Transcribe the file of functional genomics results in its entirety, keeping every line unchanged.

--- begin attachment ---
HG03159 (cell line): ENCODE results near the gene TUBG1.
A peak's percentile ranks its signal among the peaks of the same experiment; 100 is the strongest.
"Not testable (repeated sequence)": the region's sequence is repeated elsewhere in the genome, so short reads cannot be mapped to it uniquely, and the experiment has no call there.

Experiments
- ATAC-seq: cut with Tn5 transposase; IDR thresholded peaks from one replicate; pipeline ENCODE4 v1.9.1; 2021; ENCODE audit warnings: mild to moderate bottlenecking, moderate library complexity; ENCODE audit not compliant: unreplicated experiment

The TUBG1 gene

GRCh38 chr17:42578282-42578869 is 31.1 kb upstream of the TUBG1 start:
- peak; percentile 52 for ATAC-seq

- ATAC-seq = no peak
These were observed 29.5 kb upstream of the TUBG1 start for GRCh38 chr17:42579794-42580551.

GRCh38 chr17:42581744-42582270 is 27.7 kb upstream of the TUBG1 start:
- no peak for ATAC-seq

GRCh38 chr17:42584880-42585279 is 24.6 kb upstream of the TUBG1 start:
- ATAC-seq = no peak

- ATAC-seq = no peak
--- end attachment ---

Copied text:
HG03159 (cell line): ENCODE results near the gene TUBG1.
A peak's percentile ranks its signal among the peaks of the same experiment; 100 is the strongest.
"Not testable (repeated sequence)": the region's sequence is repeated elsewhere in the genome, so short reads cannot be mapped to it uniquely, and the experiment has no call there.

Experiments
- ATAC-seq: cut with Tn5 transposase; IDR thresholded peaks from one replicate; pipeline ENCODE4 v1.9.1; 2021; ENCODE audit warnings: mild to moderate bottlenecking, moderate library complexity; ENCODE audit not compliant: unreplicated experiment

The TUBG1 gene

GRCh38 chr17:42578282-42578869 is 31.1 kb upstream of the TUBG1 start:
- peak; percentile 52 for ATAC-seq

- ATAC-seq = no peak
These were observed 29.5 kb upstream of the TUBG1 start for GRCh38 chr17:42579794-42580551.

GRCh38 chr17:42581744-42582270 is 27.7 kb upstream of the TUBG1 start:
- no peak for ATAC-seq

GRCh38 chr17:42584880-42585279 is 24.6 kb upstream of the TUBG1 start:
- ATAC-seq = no peak

- ATAC-seq = no peak